I am doing little kayaking and just a bit more skiing (the seasons for both are very short where I live). Both of these need helmets, but I feel reluctant to buy 2 items, each of which will see little use.

So I wonder whether I can buy 1 helmet that will be sufficiently safe (but not necessarily convenient) for both activities.

My thoughts so far:

  • A kayaking helmet must be sturdy enough and protect the ears and the back of the head. I see no contradiction with skiing.
  • A kayaking helmet must have holes. No problem for skiing.
  • A skiing helmet should protect from cold. However, I don't really need this - it's never too cold where I am skiing.
  • I am not proficient enough in all the details, so I am afraid to miss some important considerations.

So, how can I choose a kayaking helmet that is also suitable for skiing? Or vice versa?

  • What kind of kayaking are you doing - white water?
    – Aravona
    Mar 24, 2016 at 8:30
  • 2
    Yes. I didn't realize there were other types...
    – anatolyg
    Mar 24, 2016 at 8:32
  • 1
    yup there are loads, white water, sea, river, canal - not all need a helmet :)
    – Aravona
    Mar 24, 2016 at 8:36
  • What type of skiing are you doing and how fast do you go? Mar 24, 2016 at 16:13
  • I do mostly off-piste skiing, not fast. Though I think this shouldn't limit the scope of the question.
    – anatolyg
    Mar 24, 2016 at 17:13

4 Answers 4


As the protection required in these activities differ, there are different standards for helmets: EN 1385 for kayaking and EN 1077 for skiing. There are of course even more norms for other helmets. So technically, you need a helmet that fulfils both these norms. I am not aware of a helmet that has both norms. I do however use a Kong Scarab, which fulfils the norms for kayaking, cycling, horse riding and climbing and I do use it for spring ski touring (due to lots of ventilation). I am confident that a helmet that can protect me in a cycling crash can handle a skiing crash too. So in the end it is also a personal assessment whether a certain helmet is actually appropriate, where the norms it fulfils are good indicators of its capabilities.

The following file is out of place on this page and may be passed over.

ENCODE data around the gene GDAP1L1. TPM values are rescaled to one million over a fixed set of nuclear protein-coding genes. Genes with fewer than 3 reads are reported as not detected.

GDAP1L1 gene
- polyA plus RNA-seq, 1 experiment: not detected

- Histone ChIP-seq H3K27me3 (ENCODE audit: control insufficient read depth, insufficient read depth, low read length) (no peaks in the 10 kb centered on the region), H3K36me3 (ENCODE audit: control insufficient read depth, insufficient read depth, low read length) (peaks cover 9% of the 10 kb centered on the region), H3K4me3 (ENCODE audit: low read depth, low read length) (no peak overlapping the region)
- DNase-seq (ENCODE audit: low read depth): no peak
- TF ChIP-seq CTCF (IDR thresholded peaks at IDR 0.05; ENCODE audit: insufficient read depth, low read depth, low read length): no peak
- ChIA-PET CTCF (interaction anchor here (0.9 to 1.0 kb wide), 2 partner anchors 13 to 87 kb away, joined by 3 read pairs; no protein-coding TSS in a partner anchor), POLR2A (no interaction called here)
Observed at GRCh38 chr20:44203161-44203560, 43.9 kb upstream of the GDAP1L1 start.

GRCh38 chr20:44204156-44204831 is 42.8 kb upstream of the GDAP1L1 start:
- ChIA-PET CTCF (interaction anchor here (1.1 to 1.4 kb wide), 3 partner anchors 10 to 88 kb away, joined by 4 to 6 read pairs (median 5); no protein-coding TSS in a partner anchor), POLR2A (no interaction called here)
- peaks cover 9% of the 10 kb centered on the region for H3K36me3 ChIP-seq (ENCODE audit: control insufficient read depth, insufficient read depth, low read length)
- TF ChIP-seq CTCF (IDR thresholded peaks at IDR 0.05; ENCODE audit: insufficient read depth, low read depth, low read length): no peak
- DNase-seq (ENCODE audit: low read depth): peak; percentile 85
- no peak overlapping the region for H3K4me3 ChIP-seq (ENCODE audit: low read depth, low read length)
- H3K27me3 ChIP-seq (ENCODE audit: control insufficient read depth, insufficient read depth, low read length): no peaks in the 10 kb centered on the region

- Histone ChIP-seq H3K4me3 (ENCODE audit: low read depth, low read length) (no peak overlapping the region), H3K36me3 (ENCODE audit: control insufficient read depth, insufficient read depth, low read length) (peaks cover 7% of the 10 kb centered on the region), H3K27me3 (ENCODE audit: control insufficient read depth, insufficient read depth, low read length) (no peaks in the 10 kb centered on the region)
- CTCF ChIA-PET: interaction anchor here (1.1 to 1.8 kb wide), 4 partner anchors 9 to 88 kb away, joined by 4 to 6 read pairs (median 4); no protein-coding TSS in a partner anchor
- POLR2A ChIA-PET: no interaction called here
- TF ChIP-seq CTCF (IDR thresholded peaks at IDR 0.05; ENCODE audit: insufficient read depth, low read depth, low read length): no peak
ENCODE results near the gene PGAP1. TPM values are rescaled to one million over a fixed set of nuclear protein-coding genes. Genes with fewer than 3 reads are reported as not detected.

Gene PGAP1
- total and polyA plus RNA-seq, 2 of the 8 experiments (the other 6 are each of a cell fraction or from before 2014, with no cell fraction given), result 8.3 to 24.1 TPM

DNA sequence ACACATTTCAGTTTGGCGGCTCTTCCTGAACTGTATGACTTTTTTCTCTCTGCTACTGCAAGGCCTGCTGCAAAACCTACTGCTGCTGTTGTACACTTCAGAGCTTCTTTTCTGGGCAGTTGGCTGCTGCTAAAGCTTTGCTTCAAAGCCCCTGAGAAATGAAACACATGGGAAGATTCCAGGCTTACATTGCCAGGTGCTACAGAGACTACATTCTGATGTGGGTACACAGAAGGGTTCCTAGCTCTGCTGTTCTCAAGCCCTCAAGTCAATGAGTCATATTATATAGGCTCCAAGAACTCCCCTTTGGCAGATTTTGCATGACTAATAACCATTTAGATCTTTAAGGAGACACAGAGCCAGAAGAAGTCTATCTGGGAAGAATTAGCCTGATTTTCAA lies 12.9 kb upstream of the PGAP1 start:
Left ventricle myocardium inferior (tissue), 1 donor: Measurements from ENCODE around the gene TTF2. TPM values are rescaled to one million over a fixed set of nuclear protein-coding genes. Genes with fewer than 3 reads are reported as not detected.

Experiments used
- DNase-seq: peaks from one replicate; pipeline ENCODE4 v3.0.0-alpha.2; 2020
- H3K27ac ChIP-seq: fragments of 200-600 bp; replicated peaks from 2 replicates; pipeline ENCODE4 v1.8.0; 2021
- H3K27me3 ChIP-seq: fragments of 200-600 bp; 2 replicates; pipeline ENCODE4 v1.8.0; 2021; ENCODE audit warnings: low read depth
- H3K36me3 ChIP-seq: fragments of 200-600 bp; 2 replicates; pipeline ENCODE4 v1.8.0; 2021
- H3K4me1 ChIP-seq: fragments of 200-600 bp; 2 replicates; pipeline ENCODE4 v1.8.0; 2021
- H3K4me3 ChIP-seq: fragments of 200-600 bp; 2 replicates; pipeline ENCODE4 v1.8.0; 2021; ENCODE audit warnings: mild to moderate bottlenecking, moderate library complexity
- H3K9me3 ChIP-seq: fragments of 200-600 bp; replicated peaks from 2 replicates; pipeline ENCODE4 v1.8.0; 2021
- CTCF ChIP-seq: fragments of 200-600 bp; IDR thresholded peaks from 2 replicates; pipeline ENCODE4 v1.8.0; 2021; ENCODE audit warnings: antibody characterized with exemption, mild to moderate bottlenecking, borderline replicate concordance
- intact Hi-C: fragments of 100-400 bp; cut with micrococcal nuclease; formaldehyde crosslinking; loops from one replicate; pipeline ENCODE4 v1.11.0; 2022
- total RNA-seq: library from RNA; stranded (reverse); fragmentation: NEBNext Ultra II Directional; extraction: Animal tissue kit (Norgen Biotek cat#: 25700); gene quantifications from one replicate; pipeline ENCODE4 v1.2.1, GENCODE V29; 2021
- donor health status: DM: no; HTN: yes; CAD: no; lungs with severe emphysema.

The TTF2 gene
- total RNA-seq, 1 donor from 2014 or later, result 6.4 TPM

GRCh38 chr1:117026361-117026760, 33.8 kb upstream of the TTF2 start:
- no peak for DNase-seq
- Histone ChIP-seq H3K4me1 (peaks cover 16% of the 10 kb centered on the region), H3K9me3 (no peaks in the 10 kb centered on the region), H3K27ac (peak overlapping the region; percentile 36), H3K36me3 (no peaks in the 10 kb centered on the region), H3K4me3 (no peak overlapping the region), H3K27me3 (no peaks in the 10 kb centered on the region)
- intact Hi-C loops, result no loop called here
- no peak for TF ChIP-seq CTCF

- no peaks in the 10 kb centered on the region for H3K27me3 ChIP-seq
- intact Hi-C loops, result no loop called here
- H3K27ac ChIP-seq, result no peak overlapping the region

However, according to Rapid Kayaks, white water kayaking of class 4 and 5 are outside of the scope of EN 1385, so if you are into such serious activities you probably need a dedicated helmet for kayaking which you should get from a specialised shop.

  • 2
    The POC Receptor+ has both the EN 1077B and EN 1385 ratings -- as well as EN 1078, CPSC 12.03, ASTM 2040, and ASTM 1492, meaning that it's also suitable for skateboarding and cycling.
    – Pont
    Mar 24, 2016 at 11:04

It's not recommended to use a kayak or "CE/EN 1385" helmet for skiing. However, you can use a skiing or "CE/EN 1077" helmet for kayaking.

The helmets are manufactured and tested for specific conditions. A skiing helmet is for "faster speed" impacts and colder conditions. In contrast a kayak helmet is of course created for "slower speed" impacts and warmer conditions.

For example from 4-paddlers

To put it simple, the Rocker is made to behave better in “lower speed” impacts in “warm” conditions (CE/EN 1385), meaning it will behave well in kayak related impacts, in temperatures above 0 degrees Celsius.

The Trooper is built to handle “high velocity” impacts in temperatures ranging from +25/-30 degrees Celsius (CE/EN 1077). Meaning you have a completely different set up on the interior crash zone.

The comfort liner on the inside of the helmets are more or less the same Coolmax liner, so you will not experienced to much of a difference when using the snow helmets in water.

We cannot recommend you to use a kayaking helmet for skiing/snowboarding, but it should be no problem taking using a ski/snb helmet for kayaking (we know a lot of people who does that).

Personally I wouldn't use a skiing helmet for kayaking nor vice versa. This post pretty much sums up my personal opinion:

There's a reason why they make kayak helmets, and why people don't just wear bike or ski helmets kayaking (although a few (...) always do it). It's because they're designed to protect your head from different things. A kayak helmet is designed to protect you from multiple low-speed impacts: you go paddling, smack some rocks, get up the next day and do it again with the same rock-tattooed helmet. Bike helmets and ski helmets, OTOH, are designed to protect against a single, bigger, higher-speed hit: it has an inner layer that's supposed to crush and stay crushed when it takes a hit, after which you throw it away and get a new one.

  • 5
    There's another reason - skiing helmets might not drain freely enough for rolling, or may have liners that hold water. As you can wear extra insulation under either (e.g. a skullcap for kayaking) and cold water cools you faster than very cold air, the warmth difference isn't worth worrying about. But I wouldn't wear a kayaking helmet that wasn't meant go below zero - winter is the WW season here and the air temp can easily be <0 over flowing water (a seal launch on ice is fun).